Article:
How efficient is an old fashioned fire place?

Wed 26th Jun 2013 - 3:02pm Energy and Heating How efficient is an old fashioned fire place?

Benjamin Clarke

In these times of environmental concern, the traditional open fireplace has lost some of its appeal but it is still a favourite for many people. There can be fewer more cosy settings than relaxing in front of a glowing real coal or log fire: this familiar picture brings back many precious memories to a lot of people. Today, there are still many benefits to having an open fireplace; but there are also several drawbacks that must be considered.

With energy prices increasing all the time, your fireplace needs to produce energy in a cost effective way. Tradition and cosy fireside scenes are all well and good, but we need to be practical also: in these times of austerity measures, cuts and price rises, inflation and unemployment, money is scarce, we could all do with making savings, producing less waste.

So just what are the facts, how efficient is an open fireplace compared to other means of generating heat, energy, and running a domestic central heating system.

First thing to realise about open fires is: when you have a fire going in the fireplace, it does in fact often pull warm air out of the room, this in turn means your central heating system needs to work harder to maintain the correct temperature. Fire dampers are very inefficient, and do little by way of keeping warm air within the home, and cold air out.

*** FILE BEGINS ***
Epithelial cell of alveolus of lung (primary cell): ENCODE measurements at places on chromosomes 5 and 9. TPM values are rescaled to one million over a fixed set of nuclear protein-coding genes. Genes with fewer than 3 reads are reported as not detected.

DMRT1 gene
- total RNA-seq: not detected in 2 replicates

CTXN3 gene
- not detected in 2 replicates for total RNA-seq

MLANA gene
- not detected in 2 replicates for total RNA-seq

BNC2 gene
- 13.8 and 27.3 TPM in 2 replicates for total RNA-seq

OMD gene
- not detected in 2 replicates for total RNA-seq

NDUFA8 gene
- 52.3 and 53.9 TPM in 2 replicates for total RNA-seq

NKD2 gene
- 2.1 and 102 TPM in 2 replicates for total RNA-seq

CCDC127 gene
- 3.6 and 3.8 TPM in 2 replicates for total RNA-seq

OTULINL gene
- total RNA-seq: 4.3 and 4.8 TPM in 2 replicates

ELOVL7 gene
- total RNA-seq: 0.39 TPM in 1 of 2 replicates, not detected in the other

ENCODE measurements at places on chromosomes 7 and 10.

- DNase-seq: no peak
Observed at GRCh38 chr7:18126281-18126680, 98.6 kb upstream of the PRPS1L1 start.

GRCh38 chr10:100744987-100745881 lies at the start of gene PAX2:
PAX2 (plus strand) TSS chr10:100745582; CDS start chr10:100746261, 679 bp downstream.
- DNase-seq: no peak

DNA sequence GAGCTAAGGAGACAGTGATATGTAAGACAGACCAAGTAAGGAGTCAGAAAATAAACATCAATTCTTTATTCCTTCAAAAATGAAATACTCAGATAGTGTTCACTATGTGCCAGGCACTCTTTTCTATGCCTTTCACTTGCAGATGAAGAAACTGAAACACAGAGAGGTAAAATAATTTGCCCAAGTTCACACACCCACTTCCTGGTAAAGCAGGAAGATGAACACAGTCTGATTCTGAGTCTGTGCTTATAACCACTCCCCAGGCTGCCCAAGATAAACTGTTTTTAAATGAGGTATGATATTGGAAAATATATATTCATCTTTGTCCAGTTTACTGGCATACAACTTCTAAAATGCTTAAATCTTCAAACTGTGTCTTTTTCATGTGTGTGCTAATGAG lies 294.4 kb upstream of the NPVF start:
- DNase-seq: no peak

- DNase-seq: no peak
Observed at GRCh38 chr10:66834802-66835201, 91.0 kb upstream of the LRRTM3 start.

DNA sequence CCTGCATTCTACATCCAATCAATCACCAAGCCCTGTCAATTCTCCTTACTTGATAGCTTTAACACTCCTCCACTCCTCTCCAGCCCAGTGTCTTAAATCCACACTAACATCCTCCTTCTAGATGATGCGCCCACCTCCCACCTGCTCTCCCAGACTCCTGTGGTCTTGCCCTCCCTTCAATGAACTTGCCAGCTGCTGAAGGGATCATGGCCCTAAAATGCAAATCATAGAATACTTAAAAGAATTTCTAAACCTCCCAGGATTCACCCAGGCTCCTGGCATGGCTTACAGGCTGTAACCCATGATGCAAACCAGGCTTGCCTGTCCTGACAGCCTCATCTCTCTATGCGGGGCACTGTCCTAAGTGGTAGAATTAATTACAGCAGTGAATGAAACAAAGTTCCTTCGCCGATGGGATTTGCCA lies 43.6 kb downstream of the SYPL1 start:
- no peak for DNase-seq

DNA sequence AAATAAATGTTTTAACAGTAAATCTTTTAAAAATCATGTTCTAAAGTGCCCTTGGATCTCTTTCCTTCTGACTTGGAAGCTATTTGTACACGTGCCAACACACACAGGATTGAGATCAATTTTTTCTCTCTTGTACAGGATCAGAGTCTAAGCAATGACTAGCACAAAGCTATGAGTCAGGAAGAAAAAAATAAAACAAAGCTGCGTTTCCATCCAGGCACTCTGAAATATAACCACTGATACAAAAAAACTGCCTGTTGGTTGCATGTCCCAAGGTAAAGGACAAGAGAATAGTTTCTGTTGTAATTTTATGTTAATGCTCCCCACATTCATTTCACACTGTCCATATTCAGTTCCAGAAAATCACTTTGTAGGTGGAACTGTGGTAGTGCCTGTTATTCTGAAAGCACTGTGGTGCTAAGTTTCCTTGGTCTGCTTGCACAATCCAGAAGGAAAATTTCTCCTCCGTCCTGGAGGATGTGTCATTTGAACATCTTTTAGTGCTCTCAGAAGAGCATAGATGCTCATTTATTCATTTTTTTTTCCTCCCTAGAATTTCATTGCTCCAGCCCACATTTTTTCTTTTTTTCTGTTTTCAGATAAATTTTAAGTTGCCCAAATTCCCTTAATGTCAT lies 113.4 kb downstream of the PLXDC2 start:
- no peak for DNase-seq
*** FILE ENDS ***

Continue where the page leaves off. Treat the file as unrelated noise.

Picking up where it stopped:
In some instances, instead of keeping heating costs down, you could actually be doing the exact opposite. But there are effective ways to take make sure the fireplace is working to its utmost capacity. There are a couple of simple and inexpensive things that you can do to turn your fireplace into a cost effect heat resource. These tips will help make your fireplace produce heat more cheaply.

The first thing to do is to take out your damper and replace it with a top sealing damper. This type of damper is fitted at the top of your chimney, and operates on the same system as a storm door. A top sealing damper is great for preserving warm air in the house during the cold winter months: and cool air from escaping in the summer months. These aren’t difficult to fit yourself, and can be easily purchased online.

Another effective heat retaining tip is fit a fire-back into the back of your fireplace. A fire back is made from cast iron plate that will add to the room decor, while at the same time protecting the back wall from damage. The fire-back itself is heated from the fire, providing even more heat in the room, again, improving the efficiency of your fireplace.

A chimney is designed to remove all the by products of combustion safely from the home to the outside air. To achieve this an updraft is created because the flue gases rising from the fire are lighter than the surrounding air. If these gases cool too quickly in the flue, or the flue itself is too small, or too large or encounters extreme, adverse wind pressure, the updraft is dramatically reduced, and leads to sluggish performance or fume emissions into the room, which is not only grimy and unpleasant, but can be extremely dangerous.

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